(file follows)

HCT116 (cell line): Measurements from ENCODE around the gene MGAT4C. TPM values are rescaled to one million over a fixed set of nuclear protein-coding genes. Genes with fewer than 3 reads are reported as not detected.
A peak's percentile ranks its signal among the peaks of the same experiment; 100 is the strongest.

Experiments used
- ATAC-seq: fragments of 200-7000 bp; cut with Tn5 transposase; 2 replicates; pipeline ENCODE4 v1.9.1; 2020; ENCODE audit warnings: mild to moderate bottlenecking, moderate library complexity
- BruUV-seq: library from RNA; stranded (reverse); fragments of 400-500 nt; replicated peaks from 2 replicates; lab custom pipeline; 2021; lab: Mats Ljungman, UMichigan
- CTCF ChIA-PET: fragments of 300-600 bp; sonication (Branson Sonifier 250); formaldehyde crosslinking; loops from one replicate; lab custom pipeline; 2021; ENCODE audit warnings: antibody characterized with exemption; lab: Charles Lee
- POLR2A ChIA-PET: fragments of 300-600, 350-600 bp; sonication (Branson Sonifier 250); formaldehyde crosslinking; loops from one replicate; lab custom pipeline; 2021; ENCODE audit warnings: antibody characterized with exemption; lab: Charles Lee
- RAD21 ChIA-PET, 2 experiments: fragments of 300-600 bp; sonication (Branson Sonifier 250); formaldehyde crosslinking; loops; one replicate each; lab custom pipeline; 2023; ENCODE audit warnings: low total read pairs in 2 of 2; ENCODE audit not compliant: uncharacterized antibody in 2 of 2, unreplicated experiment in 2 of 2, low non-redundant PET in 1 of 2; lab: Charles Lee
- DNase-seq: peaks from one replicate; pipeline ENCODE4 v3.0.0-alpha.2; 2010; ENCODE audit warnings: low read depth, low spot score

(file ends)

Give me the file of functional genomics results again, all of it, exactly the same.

HCT116 (cell line): Measurements from ENCODE around the gene MGAT4C. TPM values are rescaled to one million over a fixed set of nuclear protein-coding genes. Genes with fewer than 3 reads are reported as not detected.
A peak's percentile ranks its signal among the peaks of the same experiment; 100 is the strongest.

Experiments used
- ATAC-seq: fragments of 200-7000 bp; cut with Tn5 transposase; 2 replicates; pipeline ENCODE4 v1.9.1; 2020; ENCODE audit warnings: mild to moderate bottlenecking, moderate library complexity
- BruUV-seq: library from RNA; stranded (reverse); fragments of 400-500 nt; replicated peaks from 2 replicates; lab custom pipeline; 2021; lab: Mats Ljungman, UMichigan
- CTCF ChIA-PET: fragments of 300-600 bp; sonication (Branson Sonifier 250); formaldehyde crosslinking; loops from one replicate; lab custom pipeline; 2021; ENCODE audit warnings: antibody characterized with exemption; lab: Charles Lee
- POLR2A ChIA-PET: fragments of 300-600, 350-600 bp; sonication (Branson Sonifier 250); formaldehyde crosslinking; loops from one replicate; lab custom pipeline; 2021; ENCODE audit warnings: antibody characterized with exemption; lab: Charles Lee
- RAD21 ChIA-PET, 2 experiments: fragments of 300-600 bp; sonication (Branson Sonifier 250); formaldehyde crosslinking; loops; one replicate each; lab custom pipeline; 2023; ENCODE audit warnings: low total read pairs in 2 of 2; ENCODE audit not compliant: uncharacterized antibody in 2 of 2, unreplicated experiment in 2 of 2, low non-redundant PET in 1 of 2; lab: Charles Lee
- DNase-seq: peaks from one replicate; pipeline ENCODE4 v3.0.0-alpha.2; 2010; ENCODE audit warnings: low read depth, low spot score